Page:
Saturday 22 July 2017

stiff competition in the crime line

THE PROFESSIONAL by Robert B Parker (Quercus €17.99) ABANDONED by Cody McFadyen (Hodder & Stoughton €19.99) TOOTH AND CLAW by Nigel McCrery (Quercus Stg£17.99) CONFESSION by Martin O'Brien (Preface £11.99)

Spenser is approached by a group of four good-looking and wealthy women who have a shared problem with a man named Gary Eisenhower. All four are married to rich husbands, considerably older than them, and all have had torrid love affairs with Eisenhower who is now blackmailing them. They want him stopped.

When Spencer confronts Eisenhower, he is surprised to discover he likes the guy. Quickly, however, Spenser is dragged unwillingly into the world of Boston's monied aristocracy, where corruption, vice and sudden death are unhealthily common.

Robert B Parker (78) is widely regarded as the doyen of American crime writing, and this is his 38th Spenser novel. The plot is intriguing, but Spenser's recent outings have been disappointingly short -- don't buy The Professional for a transatlantic flight.

FBI special agent Smoky Barrett is at a friend's wedding when a woman is thrown from a car in front of the guests. A former LAPD homicide detective, the woman disappeared eight years previously and has been tortured and imprisoned since. A coldly calculating killer is seizing and holding women to order -- and Smoky may be next.

McFadyen has already had three US bestsellers, and Abandoned might well provide him with a breakthrough on this side of the Atlantic. Smoky Barrett who underpins the series is tough but likeable, her support team interesting and idiosyncratic, and the storyline is breathlessly fast-moving.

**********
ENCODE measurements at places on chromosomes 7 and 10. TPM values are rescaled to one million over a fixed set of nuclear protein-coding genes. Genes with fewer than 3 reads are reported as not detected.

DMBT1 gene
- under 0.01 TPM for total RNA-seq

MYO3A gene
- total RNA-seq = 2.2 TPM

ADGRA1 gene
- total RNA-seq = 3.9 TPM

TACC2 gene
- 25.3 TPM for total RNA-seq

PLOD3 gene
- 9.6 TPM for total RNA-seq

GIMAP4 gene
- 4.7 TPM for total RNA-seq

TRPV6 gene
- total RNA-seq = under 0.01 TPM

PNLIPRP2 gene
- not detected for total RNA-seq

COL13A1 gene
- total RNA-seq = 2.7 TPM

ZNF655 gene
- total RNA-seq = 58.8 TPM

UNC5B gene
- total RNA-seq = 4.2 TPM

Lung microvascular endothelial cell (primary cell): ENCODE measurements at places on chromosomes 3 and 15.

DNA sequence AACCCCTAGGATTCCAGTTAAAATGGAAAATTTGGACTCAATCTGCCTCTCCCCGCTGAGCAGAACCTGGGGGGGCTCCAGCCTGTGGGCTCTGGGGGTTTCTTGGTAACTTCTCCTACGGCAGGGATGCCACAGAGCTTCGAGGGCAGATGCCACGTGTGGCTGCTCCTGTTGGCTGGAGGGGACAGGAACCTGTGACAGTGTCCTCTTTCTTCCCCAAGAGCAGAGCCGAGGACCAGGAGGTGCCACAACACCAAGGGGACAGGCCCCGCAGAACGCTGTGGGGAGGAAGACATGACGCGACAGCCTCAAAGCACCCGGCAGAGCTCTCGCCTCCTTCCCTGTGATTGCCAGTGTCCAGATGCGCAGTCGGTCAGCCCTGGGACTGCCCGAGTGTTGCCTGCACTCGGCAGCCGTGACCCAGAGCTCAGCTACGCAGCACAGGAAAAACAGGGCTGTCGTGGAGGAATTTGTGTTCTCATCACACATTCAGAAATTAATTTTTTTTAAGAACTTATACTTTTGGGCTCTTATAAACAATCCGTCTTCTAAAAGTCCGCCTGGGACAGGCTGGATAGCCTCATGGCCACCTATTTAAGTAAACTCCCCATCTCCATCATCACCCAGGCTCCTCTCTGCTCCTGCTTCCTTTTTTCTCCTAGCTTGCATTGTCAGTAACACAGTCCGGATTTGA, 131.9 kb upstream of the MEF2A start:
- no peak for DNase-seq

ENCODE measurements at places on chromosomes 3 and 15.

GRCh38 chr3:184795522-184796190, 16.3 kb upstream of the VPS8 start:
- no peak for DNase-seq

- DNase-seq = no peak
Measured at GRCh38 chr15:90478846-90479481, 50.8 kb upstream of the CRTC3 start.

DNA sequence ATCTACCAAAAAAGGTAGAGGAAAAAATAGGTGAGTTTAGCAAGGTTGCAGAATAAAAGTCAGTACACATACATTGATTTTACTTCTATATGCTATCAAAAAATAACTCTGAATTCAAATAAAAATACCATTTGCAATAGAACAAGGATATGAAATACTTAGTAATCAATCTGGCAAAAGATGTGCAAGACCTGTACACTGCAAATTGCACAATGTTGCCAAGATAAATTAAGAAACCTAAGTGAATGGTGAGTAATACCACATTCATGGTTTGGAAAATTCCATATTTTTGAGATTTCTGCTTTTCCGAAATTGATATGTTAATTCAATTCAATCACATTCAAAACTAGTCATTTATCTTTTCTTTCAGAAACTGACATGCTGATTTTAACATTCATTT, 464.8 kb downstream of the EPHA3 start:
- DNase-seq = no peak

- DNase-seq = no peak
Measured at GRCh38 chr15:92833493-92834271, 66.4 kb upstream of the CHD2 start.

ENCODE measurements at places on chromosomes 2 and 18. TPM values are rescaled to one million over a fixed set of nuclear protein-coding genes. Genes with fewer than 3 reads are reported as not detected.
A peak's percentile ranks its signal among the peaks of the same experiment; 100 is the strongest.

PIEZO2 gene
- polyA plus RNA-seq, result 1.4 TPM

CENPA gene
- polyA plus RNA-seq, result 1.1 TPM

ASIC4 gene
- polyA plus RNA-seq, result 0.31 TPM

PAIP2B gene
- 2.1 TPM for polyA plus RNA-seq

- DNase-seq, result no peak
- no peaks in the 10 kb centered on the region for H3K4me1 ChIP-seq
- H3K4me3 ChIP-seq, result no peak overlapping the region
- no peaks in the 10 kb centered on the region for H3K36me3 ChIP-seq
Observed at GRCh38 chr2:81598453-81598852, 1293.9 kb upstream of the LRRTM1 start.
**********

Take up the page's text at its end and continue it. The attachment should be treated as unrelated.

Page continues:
Carl Whittley is a very odd young man. His mother, who does criminal profiling for Bristol's police force, has left home. In between changing his crippled dad's colostomy bag and cooking his meals, Carl kills people -- 10 to date, including a sexy, young TV newsreader he tortured to death.

Detective Chief Inspector Mark Lapslie is a pretty odd fish too, in that he suffers from a rare neurological disease, synesthesia, that causes the sounds he hears to be translated into intense tastes. But his illness may be the unique tool he needs to bring an unhinged serial killer to justice.

In DCI Mark Lapslie, author Nigel McCrery, a former detective inspector himself, has given life to an intriguing and believable character. As the creator and writer of hit TV series such as Silent Witness, All the King's Men and Back-Up, he knows how to drive the narrative along at a breathless pace.

Chief inspector Daniel Jacquot has been enjoying the quiet life in Provence. A former rugby international, he loves food, wine and one woman, artist Claudine. But when Marseilles Magistrate Solange Bonnefoy's 16-year-old niece is abducted, Jacquot has to go undercover to track down a gang of white slavers led by the amoral and utterly vicious lesbian daughter of one of the city's biggest gangster families.

Martin O'Brien, a former travel editor for British Vogue, writes lyrically about the French countryside, food and wine, and graphically about the shocking violence of criminals. A terrific read that whets the appetite for the four previous Jacquot novels.

Irish Independent

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